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In recognizing that I have been fairly outspoken regarding Kingsolver’s Flight Behavior, I did want to take a moment to discuss a scene that I thought was particularly well done and from a literary standpoint, one of the more effective moments in the novel.

This time they both shouted, Cub begging her to stop. But she didn’t, even though this flinging felt murderous to a mother who’d cradled feeble infant necks and sheltered soft fontanelles. Dellarobia felt reckless, turning and turning, swinging that child until she lost her feet again. She lay panting.  Cub looked both outraged and deeply anxious, basically positive that she’d lost her mind.

This moment between Cub and Dellarobia was well written, as it expertly chronicles and mirrors the idea of Dellarobia’s personal growth in relation to the monarchs. In trying to save this lamb, it is symbolic of not only the butterflies she has desperately tried to save and study, but also her relationship with Cub.  Perhaps if Cub had responded differently here, Dellarobia would have considered her marriage worth saving.  Instead, Cub essentially thinks she has gone mad.  The lamb itself is this emblamatic gesture of Delllarobia’s newfound freedom and knowledge.  Cub doesn’t understand the effort put behind trying to save it and foster it against the harsher elements of her community and rural life. In failing to understand and be sympathetic of the need to save the lamb, Cub sort of seals the fate of the marriage.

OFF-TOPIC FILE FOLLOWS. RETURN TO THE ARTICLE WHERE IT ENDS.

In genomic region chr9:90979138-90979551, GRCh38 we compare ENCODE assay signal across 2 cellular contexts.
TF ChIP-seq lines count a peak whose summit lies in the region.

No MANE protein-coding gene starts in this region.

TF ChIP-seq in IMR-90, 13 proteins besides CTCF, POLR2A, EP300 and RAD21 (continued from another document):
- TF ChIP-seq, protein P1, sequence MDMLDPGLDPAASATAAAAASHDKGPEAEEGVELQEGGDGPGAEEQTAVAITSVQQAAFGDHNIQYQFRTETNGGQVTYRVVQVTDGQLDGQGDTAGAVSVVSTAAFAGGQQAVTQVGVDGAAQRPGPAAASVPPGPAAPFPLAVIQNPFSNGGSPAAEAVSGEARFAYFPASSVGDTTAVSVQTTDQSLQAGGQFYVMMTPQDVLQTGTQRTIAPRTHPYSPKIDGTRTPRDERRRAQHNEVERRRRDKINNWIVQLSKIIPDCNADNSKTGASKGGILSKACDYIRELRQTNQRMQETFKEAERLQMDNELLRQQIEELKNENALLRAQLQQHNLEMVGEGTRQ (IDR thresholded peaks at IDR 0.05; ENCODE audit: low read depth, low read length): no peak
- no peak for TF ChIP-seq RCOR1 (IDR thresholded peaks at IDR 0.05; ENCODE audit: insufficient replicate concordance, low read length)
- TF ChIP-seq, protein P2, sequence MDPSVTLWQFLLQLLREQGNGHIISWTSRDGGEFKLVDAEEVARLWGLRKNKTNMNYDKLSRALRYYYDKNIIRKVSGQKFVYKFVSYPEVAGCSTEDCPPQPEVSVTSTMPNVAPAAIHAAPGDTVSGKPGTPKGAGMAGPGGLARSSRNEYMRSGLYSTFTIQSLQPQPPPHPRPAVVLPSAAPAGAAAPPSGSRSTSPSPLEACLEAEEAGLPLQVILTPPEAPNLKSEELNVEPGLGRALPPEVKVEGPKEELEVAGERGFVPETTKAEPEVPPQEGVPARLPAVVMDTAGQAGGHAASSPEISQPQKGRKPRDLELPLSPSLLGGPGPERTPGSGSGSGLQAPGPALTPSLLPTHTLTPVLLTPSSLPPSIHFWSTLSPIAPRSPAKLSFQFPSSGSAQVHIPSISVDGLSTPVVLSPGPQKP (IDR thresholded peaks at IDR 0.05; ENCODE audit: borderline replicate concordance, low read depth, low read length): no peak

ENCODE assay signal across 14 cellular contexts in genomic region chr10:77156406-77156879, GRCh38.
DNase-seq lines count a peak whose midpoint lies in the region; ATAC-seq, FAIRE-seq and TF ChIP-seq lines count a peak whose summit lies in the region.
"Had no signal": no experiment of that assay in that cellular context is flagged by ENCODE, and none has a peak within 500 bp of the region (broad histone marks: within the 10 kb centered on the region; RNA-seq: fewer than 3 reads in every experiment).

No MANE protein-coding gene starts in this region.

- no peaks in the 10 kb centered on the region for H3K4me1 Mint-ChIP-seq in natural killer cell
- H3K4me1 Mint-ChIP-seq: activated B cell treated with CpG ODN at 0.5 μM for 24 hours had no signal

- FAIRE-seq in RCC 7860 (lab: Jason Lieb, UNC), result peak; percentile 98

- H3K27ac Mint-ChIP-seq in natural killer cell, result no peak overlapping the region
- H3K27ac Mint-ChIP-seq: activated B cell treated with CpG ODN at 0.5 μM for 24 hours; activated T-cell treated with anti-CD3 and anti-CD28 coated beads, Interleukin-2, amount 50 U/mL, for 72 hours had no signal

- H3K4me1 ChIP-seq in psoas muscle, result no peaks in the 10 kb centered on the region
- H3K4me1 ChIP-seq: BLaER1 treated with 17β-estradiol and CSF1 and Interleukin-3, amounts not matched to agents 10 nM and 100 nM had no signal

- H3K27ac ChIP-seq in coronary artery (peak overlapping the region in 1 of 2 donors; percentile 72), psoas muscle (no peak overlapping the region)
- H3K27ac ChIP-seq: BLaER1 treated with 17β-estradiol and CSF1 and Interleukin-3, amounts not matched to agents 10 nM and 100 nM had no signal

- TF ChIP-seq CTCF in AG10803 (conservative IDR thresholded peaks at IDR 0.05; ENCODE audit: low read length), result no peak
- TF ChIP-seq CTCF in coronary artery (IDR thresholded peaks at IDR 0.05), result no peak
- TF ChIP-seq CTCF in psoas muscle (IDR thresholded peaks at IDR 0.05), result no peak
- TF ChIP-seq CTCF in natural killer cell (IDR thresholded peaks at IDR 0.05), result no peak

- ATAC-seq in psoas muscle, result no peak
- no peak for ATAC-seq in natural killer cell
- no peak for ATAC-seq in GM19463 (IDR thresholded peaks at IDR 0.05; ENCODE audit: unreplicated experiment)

It’s an excellent moment, as even the reader is capable of seeing this chasm between the two of them, that this marriage is now separated be the expanse of newfound knowledge.  In short, I just thought it was a rather excellent moment, and one of the few scenes where I felt Kingsolver paid close attention to her characters and to the literary function of her text, rather than the environmental.  It would have been nice to have seen more of these moments included within the text, as it would have enhanced the environmental perspective by making it more personal and tangible for the reader.

 

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